In an almost frustratingly simplistic snapshot of sardonic teenage angst, SALES’ 2016 LP takes its place effortlessly on the shelves of beatnik high schoolers and bourgeois American hipsters. The Orlando group’s second album, bearing the same name as the band, offers a deeper look into a group which had previously released little material but glimmered with future prospects. SALES’ 2014 EP was simple and sweet, home-grown and original. It combined swooping vocals and simple dipping baselines with childishly simplistic percussion arrangements to form a pleasantly nuanced but noticeably basic beginning to the band’s discography.
Morgan (vocals, guitar) and Jordan Shih (guitar, programming) formed the indie-pop duo in 2014 and released multiple singles and an EP (including a remix from fellow Orlando artist XXYYXX) which have received mixed reviews and some minor critical acclaim. SALES LP thus delivers more music in one blow than the group had released to date.
The LP, however, contains a disappointing lack of development and breadth in comparison. Though the iconic bass lines and Lauren Morgan’s sweet yet biting vocals still couple to create an enjoyable collection, they don’t mature or vary much from the original material.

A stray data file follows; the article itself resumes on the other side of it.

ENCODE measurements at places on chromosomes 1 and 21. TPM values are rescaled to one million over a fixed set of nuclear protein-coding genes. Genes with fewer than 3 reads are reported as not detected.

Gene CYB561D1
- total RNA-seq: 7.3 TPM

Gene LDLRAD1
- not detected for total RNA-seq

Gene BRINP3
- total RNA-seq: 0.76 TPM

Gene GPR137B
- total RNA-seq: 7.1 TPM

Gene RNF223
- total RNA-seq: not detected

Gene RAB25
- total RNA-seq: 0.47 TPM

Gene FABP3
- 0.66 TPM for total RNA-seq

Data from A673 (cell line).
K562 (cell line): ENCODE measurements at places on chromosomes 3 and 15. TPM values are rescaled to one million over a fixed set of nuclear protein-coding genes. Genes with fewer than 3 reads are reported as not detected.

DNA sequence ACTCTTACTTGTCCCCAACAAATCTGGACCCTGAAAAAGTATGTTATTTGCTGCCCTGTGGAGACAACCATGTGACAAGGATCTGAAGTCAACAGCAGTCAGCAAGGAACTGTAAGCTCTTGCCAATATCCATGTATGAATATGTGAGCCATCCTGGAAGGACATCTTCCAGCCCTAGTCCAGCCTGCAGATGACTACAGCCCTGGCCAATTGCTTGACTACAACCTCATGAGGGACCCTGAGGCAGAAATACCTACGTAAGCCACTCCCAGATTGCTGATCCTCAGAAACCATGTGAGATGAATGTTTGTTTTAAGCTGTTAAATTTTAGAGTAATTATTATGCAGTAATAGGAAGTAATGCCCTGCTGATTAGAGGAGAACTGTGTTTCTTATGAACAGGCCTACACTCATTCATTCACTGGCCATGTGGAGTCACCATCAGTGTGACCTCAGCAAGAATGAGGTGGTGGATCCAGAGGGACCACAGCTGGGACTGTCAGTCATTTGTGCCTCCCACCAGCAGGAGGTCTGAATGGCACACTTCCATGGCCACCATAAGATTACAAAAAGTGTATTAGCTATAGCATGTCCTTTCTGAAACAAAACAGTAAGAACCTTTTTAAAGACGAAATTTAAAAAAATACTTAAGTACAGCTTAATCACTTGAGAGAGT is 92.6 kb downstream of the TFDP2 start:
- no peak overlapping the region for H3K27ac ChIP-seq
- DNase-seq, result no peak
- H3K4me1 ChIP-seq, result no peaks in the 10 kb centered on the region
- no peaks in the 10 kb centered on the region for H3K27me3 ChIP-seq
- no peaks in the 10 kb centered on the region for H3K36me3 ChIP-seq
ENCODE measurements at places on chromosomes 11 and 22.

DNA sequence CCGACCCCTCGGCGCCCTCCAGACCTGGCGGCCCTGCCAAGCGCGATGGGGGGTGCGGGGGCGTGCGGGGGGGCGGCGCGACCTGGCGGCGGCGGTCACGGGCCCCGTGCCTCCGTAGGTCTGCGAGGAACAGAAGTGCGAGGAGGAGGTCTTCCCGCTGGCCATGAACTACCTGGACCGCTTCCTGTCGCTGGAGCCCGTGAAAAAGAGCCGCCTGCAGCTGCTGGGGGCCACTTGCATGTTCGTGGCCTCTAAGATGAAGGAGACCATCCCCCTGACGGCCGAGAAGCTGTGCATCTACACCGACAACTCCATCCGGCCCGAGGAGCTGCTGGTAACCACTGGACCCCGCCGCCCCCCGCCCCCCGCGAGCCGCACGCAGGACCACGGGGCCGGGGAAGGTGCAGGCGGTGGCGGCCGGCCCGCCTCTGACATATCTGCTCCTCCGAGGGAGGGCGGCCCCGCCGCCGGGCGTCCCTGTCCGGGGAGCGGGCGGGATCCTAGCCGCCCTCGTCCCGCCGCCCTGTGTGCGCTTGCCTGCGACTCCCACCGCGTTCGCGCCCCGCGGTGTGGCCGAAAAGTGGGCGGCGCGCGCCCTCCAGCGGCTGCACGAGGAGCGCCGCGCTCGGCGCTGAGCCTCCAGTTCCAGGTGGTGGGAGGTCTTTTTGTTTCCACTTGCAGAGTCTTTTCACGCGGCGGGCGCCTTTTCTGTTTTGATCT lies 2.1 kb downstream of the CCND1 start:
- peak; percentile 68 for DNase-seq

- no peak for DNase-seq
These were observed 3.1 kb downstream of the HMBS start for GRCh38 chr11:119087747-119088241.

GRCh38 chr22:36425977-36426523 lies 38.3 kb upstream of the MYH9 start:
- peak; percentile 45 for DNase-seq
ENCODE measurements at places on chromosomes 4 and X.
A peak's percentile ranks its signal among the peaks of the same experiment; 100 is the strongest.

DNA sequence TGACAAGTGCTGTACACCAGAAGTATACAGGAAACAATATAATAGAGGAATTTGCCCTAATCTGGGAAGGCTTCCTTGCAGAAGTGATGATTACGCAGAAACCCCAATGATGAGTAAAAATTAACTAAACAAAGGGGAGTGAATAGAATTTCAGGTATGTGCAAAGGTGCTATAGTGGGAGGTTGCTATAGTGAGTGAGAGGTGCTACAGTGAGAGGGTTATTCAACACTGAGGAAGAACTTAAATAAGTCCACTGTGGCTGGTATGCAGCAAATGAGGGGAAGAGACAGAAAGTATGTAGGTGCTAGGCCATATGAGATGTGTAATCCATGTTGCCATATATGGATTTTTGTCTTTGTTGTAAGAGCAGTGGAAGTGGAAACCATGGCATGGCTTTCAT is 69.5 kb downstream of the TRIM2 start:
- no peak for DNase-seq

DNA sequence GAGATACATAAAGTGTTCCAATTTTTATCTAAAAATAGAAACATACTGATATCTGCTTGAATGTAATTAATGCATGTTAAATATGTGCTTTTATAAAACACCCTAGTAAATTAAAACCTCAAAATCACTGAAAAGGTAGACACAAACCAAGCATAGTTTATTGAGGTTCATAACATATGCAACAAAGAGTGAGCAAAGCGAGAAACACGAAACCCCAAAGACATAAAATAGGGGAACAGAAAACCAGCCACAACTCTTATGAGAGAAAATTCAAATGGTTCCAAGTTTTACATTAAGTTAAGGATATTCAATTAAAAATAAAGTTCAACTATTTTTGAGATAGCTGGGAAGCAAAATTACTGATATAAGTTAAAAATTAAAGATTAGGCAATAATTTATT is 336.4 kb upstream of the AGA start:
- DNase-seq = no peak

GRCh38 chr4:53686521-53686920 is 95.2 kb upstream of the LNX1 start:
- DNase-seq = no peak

Despite the lack of growth or diversity, there are some noticeable changes in the LP’s style and delivery. The principle of these is an increased use of synth and Shih’s deejaying background to concoct a slightly more modern flavor in the tracks “Mondays” and “Be My Baby.”
Though minimal in its subtle tones and a handful of autotuned vocals, this development takes SALES closer to their ostensible genre of indie pop. Before, the group had almost advanced a satirical argument against pop through its saccharine and immature ethos. Now, however, a more intentional push away from the gritty rock tone of Waxahatchee and towards a less successful version of Beach House’s airy yet punctual alternative pop leaves the band with the risk of becoming campy or contrived – difficult issues to overcome and unattractive facets for most listeners.
For the time being, however, sober tunes like “Thurs 6-25” and “Crash” keep SALES sufficiently genuine and perfectly angst-y for the standard indie music fan. Perhaps a new instrument or a more complex percussion line will stalk into their next work, but for now the simple SALES formula remains constant, pleasant, and static.